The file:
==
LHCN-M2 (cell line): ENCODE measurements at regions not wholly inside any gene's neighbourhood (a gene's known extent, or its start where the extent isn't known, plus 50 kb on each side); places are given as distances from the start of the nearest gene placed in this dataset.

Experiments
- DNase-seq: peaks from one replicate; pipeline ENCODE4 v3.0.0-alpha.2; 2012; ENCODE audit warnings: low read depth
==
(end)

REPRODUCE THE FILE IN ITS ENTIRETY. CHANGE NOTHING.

LHCN-M2 (cell line): ENCODE measurements at regions not wholly inside any gene's neighbourhood (a gene's known extent, or its start where the extent isn't known, plus 50 kb on each side); places are given as distances from the start of the nearest gene placed in this dataset.

Experiments
- DNase-seq: peaks from one replicate; pipeline ENCODE4 v3.0.0-alpha.2; 2012; ENCODE audit warnings: low read depth